Underinsurance simply means not having enough insurance. Having enough insurance is not equivalent to not experiencing the mishaps of life but it eases the financial burden in such times. In other words, being underinsured would make the insured feel the full blow of these mishaps.

No matter the life mishaps (diseases, fire, accident, illness, etc) your insurance should be able to cover so much that your finances would not be visibly affected if you pay whatever is remaining.

For example, if Mr. John owns insurance of $250,000 on a house whose repair in the event of a crisis would cost $400,000, Mr. John is underinsured because he would have to pay the remaining $150,000 from his pocket which may affect his finances at that moment.

Underinsurance

Effect of underinsurance

Being underinsured could also mean a policy that includes exclusions and gaps, or it also means that the payout of your policy is less than the amount of the claim. Sometimes you may be offered a lesser monthly premium payment but then it would also affect the amount of benefit you are liable to receive which may leave you underinsured thereby leaving you open to feel the full brunt of the financial burden should there be a mishap.

Generally, underinsurance can expose you to financial should your claim exceeds the payout.

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Underinsurance and health insurance

Although there is an increase in the number of adults who has health insurance in recent times, there is also a significant increase in underinsurance of health plan in these adults.

Being underinsured may make people overlook important health necessities (avoiding the services of a doctor in the time of sickness, jumping some test or necessary treatment, not taking their drugs prescriptions) because of the cost of acquiring them.

If one’s deductible or out-of-pocket health care expenses is above 5% of their annual income, then such persons are considered underinsured. Most people whose health insurance is funded by their employers are underinsured.

One can choose between purchasing a health insurance plan with a low premium which comes with high deductibles and other payments, or a comprehensive plan which comes with a high premium but low deductibles. Some people go with the former thereby leaving them underinsured.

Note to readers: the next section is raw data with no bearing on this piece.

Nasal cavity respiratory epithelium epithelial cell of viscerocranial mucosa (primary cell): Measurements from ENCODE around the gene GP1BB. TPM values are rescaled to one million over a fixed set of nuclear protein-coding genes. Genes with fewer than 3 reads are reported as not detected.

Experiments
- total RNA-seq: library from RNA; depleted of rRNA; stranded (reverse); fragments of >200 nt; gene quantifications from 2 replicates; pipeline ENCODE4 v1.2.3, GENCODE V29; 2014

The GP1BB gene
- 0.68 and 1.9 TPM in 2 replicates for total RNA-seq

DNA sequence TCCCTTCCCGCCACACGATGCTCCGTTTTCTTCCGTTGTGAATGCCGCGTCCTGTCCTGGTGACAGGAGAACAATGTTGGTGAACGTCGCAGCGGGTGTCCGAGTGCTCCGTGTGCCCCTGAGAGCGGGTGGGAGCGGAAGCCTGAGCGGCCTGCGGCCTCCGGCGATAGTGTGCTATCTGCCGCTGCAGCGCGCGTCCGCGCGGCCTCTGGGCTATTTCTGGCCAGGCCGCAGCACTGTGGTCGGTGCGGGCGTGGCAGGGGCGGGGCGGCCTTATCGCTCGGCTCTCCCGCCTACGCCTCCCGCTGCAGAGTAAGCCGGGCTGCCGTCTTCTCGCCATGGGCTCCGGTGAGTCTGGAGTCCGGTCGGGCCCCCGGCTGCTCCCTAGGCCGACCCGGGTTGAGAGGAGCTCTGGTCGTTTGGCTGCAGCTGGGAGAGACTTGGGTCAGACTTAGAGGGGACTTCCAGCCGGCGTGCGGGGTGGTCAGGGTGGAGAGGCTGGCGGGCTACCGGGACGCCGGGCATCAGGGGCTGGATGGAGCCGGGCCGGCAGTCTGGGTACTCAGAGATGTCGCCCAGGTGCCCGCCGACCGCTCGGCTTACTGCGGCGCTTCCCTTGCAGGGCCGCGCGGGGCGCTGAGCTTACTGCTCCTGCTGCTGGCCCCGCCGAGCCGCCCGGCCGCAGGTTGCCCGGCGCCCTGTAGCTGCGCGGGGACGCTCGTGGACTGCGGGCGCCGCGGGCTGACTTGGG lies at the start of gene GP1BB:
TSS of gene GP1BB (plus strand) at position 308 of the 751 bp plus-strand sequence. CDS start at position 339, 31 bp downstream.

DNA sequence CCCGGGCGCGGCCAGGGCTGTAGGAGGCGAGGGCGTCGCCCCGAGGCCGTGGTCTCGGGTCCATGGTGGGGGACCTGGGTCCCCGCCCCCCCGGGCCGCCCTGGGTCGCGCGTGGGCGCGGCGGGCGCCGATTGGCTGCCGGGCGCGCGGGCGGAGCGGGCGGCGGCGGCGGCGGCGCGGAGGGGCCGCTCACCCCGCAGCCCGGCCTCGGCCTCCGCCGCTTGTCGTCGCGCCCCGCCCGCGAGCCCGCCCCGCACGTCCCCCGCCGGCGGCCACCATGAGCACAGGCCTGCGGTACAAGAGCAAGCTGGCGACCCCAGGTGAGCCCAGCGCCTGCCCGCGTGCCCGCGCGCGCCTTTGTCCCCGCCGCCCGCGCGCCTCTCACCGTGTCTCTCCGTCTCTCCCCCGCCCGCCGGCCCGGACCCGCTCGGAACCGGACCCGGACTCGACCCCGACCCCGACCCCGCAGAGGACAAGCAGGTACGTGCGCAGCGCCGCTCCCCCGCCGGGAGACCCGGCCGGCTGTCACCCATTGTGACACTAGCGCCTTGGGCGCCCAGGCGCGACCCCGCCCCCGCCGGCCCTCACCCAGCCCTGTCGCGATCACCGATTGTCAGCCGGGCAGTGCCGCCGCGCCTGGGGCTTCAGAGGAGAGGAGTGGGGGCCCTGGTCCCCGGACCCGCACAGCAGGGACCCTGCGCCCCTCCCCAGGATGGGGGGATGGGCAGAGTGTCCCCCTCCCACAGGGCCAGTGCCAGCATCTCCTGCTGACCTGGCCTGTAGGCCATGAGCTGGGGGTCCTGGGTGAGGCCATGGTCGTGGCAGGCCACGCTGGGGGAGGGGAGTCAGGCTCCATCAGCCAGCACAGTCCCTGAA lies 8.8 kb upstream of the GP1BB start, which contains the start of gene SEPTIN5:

Underinsurance vs, short-term health insurance

Originally, short-term health plans were recommended for people who have temporary coverage gaps but in recent times, anyone can opt to buy short-term health insurance and then increase the length of time during the renewal of the policy. These plans are usually less expensive than the lowest of the regular health insurance plan, but also sometimes doesn’t contain the necessary coverage such as mental rehabilitation cost, maternity care, treatment of substance abuse, etc.

Some people tend to choose short-term health insurance plans over regular insurance comprehensive plans to save cost even if it doesn’t provide the necessary coverage.

Read Also: A complete guide to what is an Insurable interest!

Avoiding underinsurance in a healthcare plan

  • It is best to opt for more comprehensive coverage if you have a serious health condition 
  • If your health is in good condition, you can opt for a low premium but high deductible coverage to save on cost
  • Even while paying your premiums, save up money for the cost of the deductible and other expenses that may be necessary for adequate health care.
  • If you are under an employer-funded insurance plan, you can also buy some add-ons to cover up any gap that may be present.
  • Avoid short-term health insurance plans, as most of them do not cover some necessary healthcare you may need plus they may have a high deductible.
  • When choosing a health insurance plan, endeavor that it is not just affordable but comprehensive enough for your needs.
  • Don’t be in a hurry to sign your policy, Endeavor to read and understand the terms of agreement of your policy and make sure it aligns with your needs.

What causes underinsurance?

Lack of benefits in the health insurance plan can also lead to underinsurance. As insurers have decreased costs (in terms of actuarial value and premiums) by eliminating some benefit types, comprehensive coverage has become less common.

What is the difference between over-insurance and under-insurance?

Underinsurance: The opposite of over insurance is underinsurance. This occurs when a home insurance policy’s building sums are less than the cost to rebuild the insured property.
Over insurance: When a policyholder covers their house for more than what it would cost to replace it, this is known as over insurance.